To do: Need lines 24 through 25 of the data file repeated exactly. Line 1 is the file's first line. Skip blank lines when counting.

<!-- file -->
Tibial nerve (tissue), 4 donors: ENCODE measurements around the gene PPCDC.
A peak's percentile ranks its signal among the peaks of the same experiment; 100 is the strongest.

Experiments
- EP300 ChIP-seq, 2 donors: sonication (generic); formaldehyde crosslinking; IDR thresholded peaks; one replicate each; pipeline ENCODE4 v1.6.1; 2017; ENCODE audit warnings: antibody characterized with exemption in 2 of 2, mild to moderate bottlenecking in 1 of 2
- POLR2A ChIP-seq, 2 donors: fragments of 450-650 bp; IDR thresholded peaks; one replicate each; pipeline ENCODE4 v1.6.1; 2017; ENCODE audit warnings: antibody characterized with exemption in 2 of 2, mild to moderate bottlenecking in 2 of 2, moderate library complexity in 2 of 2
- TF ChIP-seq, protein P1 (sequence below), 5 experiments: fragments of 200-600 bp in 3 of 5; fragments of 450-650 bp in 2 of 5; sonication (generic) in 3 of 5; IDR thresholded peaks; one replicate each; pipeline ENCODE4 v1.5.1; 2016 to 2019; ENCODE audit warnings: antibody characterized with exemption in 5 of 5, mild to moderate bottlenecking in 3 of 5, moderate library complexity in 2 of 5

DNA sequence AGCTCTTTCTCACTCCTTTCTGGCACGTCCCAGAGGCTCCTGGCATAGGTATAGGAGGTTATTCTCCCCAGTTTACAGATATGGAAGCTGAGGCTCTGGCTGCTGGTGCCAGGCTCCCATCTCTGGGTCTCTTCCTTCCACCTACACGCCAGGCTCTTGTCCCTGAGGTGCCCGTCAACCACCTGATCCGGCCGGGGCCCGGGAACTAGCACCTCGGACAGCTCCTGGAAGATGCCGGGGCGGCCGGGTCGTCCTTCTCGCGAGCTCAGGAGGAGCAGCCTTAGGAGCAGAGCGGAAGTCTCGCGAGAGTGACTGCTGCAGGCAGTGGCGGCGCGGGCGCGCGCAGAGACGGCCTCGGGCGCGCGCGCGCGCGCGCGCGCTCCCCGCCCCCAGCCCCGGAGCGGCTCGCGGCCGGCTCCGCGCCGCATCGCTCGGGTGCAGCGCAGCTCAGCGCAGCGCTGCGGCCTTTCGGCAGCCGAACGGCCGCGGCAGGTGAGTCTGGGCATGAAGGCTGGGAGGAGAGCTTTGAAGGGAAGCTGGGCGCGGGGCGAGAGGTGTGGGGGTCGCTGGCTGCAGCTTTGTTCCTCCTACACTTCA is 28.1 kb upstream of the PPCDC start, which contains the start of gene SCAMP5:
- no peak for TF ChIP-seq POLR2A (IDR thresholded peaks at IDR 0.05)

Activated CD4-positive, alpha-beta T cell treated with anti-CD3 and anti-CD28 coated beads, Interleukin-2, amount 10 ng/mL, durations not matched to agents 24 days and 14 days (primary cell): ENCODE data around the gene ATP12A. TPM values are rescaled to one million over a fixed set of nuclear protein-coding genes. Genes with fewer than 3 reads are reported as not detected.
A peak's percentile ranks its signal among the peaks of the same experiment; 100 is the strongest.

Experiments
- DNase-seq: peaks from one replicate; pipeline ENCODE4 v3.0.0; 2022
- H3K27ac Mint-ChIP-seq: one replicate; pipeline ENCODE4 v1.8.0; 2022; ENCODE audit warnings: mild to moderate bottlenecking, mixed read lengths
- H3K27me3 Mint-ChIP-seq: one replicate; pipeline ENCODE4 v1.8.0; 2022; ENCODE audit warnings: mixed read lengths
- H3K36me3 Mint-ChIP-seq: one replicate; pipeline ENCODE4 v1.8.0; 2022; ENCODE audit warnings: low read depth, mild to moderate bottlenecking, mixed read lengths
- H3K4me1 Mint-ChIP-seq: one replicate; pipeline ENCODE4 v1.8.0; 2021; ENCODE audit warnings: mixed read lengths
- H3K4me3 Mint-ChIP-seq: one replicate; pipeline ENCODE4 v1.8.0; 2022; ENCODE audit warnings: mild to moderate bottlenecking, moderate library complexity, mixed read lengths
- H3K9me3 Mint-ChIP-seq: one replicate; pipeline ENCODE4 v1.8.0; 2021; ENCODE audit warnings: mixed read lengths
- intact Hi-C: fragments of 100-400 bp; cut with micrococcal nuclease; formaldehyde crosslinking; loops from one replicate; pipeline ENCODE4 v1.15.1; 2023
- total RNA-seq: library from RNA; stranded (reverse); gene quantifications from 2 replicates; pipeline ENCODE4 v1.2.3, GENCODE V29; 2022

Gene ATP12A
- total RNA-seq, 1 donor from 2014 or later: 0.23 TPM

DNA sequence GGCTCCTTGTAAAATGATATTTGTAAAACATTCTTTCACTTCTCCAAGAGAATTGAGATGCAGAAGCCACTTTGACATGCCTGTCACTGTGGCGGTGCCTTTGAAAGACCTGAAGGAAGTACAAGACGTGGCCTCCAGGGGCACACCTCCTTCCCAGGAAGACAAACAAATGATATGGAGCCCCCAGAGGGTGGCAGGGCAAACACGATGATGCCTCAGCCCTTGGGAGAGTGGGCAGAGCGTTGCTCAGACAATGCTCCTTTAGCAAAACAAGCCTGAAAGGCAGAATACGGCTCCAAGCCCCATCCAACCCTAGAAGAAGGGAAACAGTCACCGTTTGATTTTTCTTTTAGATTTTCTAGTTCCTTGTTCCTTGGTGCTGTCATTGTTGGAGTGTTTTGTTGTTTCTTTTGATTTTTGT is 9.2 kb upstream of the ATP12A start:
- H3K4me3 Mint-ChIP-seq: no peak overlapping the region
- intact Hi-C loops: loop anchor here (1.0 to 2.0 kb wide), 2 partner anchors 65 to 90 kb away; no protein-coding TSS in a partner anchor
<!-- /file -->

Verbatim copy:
- H3K4me3 Mint-ChIP-seq: no peak overlapping the region
- intact Hi-C loops: loop anchor here (1.0 to 2.0 kb wide), 2 partner anchors 65 to 90 kb away; no protein-coding TSS in a partner anchor